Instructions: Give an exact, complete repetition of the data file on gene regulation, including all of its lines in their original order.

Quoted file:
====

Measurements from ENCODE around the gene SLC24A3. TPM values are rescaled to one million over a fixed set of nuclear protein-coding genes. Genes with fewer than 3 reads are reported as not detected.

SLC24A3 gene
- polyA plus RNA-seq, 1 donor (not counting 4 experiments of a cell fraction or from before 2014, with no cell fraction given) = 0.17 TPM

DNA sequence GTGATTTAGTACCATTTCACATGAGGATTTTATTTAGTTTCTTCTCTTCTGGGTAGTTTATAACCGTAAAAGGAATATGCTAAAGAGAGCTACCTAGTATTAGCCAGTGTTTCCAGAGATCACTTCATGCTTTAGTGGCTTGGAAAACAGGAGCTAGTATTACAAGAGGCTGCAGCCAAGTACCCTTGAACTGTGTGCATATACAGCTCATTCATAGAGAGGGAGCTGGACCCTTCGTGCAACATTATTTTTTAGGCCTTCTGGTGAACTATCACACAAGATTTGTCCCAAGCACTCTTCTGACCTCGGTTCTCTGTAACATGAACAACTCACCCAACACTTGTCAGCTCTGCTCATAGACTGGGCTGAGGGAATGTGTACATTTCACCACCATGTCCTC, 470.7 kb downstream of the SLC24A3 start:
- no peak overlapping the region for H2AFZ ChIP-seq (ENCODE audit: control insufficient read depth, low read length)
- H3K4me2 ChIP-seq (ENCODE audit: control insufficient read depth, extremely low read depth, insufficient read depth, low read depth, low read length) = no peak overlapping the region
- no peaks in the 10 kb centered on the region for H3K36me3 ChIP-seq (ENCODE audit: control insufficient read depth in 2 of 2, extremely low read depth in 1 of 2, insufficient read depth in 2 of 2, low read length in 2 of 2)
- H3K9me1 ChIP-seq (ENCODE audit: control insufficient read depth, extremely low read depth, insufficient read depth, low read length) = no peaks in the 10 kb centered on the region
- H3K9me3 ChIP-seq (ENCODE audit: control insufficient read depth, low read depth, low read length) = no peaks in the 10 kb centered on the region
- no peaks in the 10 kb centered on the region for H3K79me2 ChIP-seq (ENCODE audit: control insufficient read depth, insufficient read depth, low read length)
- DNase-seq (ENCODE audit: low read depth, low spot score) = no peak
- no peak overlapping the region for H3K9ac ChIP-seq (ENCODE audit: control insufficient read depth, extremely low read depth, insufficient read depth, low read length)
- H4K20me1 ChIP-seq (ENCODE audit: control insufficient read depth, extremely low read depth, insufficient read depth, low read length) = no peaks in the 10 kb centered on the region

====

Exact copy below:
Measurements from ENCODE around the gene SLC24A3. TPM values are rescaled to one million over a fixed set of nuclear protein-coding genes. Genes with fewer than 3 reads are reported as not detected.

SLC24A3 gene
- polyA plus RNA-seq, 1 donor (not counting 4 experiments of a cell fraction or from before 2014, with no cell fraction given) = 0.17 TPM

DNA sequence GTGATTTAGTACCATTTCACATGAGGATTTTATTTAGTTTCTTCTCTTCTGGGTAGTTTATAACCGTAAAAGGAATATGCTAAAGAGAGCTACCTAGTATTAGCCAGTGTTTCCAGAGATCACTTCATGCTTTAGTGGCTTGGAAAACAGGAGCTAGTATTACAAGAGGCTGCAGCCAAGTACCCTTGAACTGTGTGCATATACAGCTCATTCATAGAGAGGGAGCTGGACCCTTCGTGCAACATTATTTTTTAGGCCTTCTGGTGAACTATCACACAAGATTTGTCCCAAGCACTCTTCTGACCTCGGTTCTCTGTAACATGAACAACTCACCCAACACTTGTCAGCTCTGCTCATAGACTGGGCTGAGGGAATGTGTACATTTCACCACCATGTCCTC, 470.7 kb downstream of the SLC24A3 start:
- no peak overlapping the region for H2AFZ ChIP-seq (ENCODE audit: control insufficient read depth, low read length)
- H3K4me2 ChIP-seq (ENCODE audit: control insufficient read depth, extremely low read depth, insufficient read depth, low read depth, low read length) = no peak overlapping the region
- no peaks in the 10 kb centered on the region for H3K36me3 ChIP-seq (ENCODE audit: control insufficient read depth in 2 of 2, extremely low read depth in 1 of 2, insufficient read depth in 2 of 2, low read length in 2 of 2)
- H3K9me1 ChIP-seq (ENCODE audit: control insufficient read depth, extremely low read depth, insufficient read depth, low read length) = no peaks in the 10 kb centered on the region
- H3K9me3 ChIP-seq (ENCODE audit: control insufficient read depth, low read depth, low read length) = no peaks in the 10 kb centered on the region
- no peaks in the 10 kb centered on the region for H3K79me2 ChIP-seq (ENCODE audit: control insufficient read depth, insufficient read depth, low read length)
- DNase-seq (ENCODE audit: low read depth, low spot score) = no peak
- no peak overlapping the region for H3K9ac ChIP-seq (ENCODE audit: control insufficient read depth, extremely low read depth, insufficient read depth, low read length)
- H4K20me1 ChIP-seq (ENCODE audit: control insufficient read depth, extremely low read depth, insufficient read depth, low read length) = no peaks in the 10 kb centered on the region